Growing Up Seventh-Day Adventist: Going Home

“There is no past. Only present. And future.” -Theodicus

There’s a saying that you can never go home again, and I believe wholeheartedly in it. Not that you can’t go back to the physical place, but that you can’t go back to how you used to fit into that space. That’s important for a world of reasons, but the biggest one is that there is something to be said for nostalgia, once that distance has been forged, that connects us back to that time period, and to who we were at the time.

So many people have memories of their childhoods, be they good or bad, that they come back to in one way or another. For me that childhood was a solid mix of the good and the bad. But whichever sentiment clouds my memories, it’s safe to say that every single one of those thoughts involves my religious upbringing. In fact, just today I was singing “Jesus Loves Me” while at work, and I didn’t even realize I was doing it until I was on the second verse.

My mother used to always ask me to go to church with her every single time I went back to Philadelphia for a visit. I could hear it in her voice, too, that emotion that said I was doing a horrible thing saying no, but there was also that feeling of sadness. And I knew that she wasn’t just asking me to go to church. She was wondering where she went wrong, that I would so fully abandon the church that pretty much raised me nearly as much as she herself did.

But what I wanted to tell her was that it was never her, that she hadn’t done anything wrong. It was just that the process of me growing up led me to a different conclusion than she had reached. In fact, she and the church had taught me so well about freedom of choice, and of making your own decisions based on where your own soul leads, that I was able to make my own way. That way led me away from organized religion as a whole, and led me to an appreciation of the individual path to understanding. Which is okay.

“When I returned, the ghost of who I used to be said hello. And goodbye.”

I did go back, though, at least physically. One time my mother asked if I would go and I surprised even myself by saying yes. My wife and I took the little one (at the time), and it was all very surreal. In fact, many of the church members who I grew up with didn’t even recognize me it had been so long. So, it became an interesting journey indeed, as they peered at me from across the sanctuary, wondering who this man was who at once looked both familiar and obscure. And I saw them through my changed eyes as well, these people who helped me become who I am, but it wasn’t the same.

It shouldn’t be the same, either. Yes, I will always carry them and what they’ve done for me close to my heart, but we’ve all changed, moved on mentally, emotionally, and spiritually. We can still inhabit the same physical space, but it won’t be the same. You never can go home again because home shift and changes, and we do as well. And it can be sad, but it can also be joyous. I choose to see it as joyous.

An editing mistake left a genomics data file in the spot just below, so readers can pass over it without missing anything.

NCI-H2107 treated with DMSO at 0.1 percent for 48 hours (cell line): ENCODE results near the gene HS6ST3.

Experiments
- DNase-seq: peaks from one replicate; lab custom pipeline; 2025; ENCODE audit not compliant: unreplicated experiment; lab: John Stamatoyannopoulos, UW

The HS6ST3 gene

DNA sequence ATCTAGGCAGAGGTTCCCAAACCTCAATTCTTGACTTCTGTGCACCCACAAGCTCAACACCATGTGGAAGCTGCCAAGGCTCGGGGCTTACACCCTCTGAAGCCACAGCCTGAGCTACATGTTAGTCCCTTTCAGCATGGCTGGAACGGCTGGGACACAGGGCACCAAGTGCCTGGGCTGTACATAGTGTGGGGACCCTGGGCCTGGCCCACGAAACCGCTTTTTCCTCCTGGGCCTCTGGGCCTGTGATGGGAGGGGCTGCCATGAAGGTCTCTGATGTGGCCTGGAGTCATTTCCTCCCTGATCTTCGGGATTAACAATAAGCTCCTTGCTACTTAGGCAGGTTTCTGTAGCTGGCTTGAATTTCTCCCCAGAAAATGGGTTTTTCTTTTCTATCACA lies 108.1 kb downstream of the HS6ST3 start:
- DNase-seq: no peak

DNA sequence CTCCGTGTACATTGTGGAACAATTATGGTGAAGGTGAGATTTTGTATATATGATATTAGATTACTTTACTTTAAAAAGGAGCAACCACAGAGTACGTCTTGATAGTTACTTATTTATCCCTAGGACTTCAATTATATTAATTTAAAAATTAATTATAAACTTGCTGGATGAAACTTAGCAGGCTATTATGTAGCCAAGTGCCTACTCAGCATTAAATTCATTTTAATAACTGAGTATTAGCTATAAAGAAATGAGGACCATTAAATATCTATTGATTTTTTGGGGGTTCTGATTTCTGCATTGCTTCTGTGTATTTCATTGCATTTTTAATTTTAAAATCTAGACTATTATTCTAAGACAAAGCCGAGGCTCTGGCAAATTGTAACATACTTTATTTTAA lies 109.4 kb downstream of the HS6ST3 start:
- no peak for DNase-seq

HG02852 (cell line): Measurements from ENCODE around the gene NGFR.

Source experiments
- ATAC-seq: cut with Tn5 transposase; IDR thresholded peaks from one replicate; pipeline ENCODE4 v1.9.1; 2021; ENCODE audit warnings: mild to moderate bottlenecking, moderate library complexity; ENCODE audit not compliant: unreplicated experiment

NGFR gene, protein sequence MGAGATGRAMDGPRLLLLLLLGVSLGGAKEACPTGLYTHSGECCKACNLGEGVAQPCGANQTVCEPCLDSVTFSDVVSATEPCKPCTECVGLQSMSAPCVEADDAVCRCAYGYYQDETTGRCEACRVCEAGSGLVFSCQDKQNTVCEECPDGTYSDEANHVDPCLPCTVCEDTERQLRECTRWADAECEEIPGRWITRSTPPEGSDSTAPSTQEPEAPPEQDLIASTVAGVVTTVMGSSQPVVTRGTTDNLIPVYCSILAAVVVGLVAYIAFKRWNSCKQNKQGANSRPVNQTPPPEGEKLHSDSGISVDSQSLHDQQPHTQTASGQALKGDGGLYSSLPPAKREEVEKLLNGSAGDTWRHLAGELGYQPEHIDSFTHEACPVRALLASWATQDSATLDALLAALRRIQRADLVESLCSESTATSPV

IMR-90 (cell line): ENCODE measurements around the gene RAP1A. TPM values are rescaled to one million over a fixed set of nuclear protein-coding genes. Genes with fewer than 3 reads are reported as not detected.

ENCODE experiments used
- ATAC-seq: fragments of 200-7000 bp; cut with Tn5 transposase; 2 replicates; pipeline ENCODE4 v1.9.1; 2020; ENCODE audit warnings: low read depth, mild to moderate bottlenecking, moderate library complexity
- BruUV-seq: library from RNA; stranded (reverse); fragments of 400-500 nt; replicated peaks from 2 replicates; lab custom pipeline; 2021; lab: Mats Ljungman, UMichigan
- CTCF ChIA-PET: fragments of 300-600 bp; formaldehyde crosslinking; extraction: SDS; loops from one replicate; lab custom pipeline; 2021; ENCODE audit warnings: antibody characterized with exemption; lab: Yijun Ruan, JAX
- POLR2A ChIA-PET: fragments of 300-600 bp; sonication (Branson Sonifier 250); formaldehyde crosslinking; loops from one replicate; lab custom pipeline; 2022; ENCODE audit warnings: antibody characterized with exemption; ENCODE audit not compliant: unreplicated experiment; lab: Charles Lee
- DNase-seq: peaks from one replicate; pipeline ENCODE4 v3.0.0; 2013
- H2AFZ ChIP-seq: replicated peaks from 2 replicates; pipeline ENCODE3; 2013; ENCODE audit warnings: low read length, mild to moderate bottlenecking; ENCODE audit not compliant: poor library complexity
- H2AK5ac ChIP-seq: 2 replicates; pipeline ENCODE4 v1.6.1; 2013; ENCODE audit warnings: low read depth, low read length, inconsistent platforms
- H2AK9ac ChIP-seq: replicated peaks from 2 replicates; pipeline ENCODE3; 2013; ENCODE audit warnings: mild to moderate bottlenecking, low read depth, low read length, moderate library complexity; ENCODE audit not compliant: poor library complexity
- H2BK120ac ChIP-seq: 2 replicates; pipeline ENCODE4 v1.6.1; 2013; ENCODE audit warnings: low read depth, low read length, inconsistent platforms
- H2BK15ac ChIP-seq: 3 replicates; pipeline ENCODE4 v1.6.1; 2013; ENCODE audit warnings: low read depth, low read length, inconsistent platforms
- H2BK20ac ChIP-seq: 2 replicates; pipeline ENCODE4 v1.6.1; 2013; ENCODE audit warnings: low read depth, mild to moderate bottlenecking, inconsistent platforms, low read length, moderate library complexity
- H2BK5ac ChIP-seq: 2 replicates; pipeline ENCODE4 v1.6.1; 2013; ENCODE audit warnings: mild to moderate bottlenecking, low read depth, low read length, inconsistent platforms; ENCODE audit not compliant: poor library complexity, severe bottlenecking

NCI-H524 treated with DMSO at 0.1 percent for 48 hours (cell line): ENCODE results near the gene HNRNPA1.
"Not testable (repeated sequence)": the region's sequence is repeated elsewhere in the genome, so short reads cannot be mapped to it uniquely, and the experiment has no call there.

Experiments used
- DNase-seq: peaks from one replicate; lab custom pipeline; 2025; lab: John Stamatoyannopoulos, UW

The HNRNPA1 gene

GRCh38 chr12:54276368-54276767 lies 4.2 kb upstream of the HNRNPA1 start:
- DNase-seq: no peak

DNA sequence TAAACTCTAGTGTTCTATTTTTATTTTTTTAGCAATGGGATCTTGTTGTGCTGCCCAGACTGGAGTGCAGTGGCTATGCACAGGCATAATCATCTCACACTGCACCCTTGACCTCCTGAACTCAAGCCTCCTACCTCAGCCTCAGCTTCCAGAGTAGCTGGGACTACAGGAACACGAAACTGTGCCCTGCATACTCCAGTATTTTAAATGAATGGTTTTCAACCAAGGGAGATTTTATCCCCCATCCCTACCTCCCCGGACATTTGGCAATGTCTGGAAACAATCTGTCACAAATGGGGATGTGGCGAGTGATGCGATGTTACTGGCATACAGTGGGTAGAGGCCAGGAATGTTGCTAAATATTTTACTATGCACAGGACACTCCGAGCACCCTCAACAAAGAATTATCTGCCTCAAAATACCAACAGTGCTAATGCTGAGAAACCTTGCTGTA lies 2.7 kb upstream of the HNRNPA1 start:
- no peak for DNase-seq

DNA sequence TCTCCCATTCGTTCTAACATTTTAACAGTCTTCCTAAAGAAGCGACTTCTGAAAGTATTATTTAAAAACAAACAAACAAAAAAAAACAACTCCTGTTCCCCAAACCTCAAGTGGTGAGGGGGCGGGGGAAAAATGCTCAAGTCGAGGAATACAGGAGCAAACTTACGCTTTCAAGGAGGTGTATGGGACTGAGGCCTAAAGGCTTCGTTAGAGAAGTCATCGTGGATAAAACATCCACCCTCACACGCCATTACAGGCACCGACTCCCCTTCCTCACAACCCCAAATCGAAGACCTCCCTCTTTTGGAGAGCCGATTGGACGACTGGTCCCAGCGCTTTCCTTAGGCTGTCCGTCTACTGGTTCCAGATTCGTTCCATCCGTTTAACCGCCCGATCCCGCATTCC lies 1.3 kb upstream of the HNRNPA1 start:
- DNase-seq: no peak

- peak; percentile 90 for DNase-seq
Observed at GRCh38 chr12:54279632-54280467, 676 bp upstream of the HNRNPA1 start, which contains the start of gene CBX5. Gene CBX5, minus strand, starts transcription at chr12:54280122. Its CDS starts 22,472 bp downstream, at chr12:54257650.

Growing Up Seventh-Day Adventist Archive


4 thoughts on “Growing Up Seventh-Day Adventist: Going Home

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  1. I relate to this very much. My friends keep asking me to go back to church. To sit in that pew again, in my childhood church, would feel so so weird. I may actually tackle religion in an upcoming post on my blog. It’s something I’ve avoided for a long time now, but I almost feel like I am ready… I think this must be part of why we relate to each other, though, Sam. An Adventist background isn’t something many strangers who meet on the Internet share.

    1. I truly believe you really can’t go “home” again, and it was honestly very odd going back there. I don’t think I’ll do it again, because I’m just too different now, and none of that is for me. I too feel like I’ve avoided the topic for a while, Jess, which I know is funny since I’ve written a whole series on it, for god’s sake, but I think you know what I mean. It’s one thing to write about how it made me feel, and quite another about how it makes me feel now. I completely agree about why we relate so well, too. It’s an odd starting point, to be sure, and yet we share it.

  2. Sam & Jessica, I am a former Seventh-Day Adventist who was led out and became a follower of Christ. I don’t know y’alls views on Christ after your experience in Adventism but never the less you may find this survey interesting. It was an independent survey conducted in November 2011 and surveyed over 200 former SDAs as to why they left Seventh-Day Adventism.

    My post is here (

    The actual survey is entitled “Former Adventist Survey Full Report & Summary: Beliefs, experiences, and opinions of adult individuals who are no longer members of the Seventh-day Adventist church” and is at the link entitled “why they left Seventh-Day Adventism” (

    It is 180 degrees opposite of the results of surveys conducted by the SDA Office of Statistics. So much so that SDAs own Spectrum Magazine asked the researcher to write an article about the results. (

  3. We definitely have to go back home. And yes it won’t be the same, but it will be better. It was better for the prodigal son. Things were better for Job when God restored his state. The new earth will truly be better. About development, that’s the whole point of growing up in the Lord. You won’t be the same faith wise five years from now… You will grow. We won’t be the same when we inhabit the new earth. We will be renewed. God’s will will be written in our hearts. It’s amazing.

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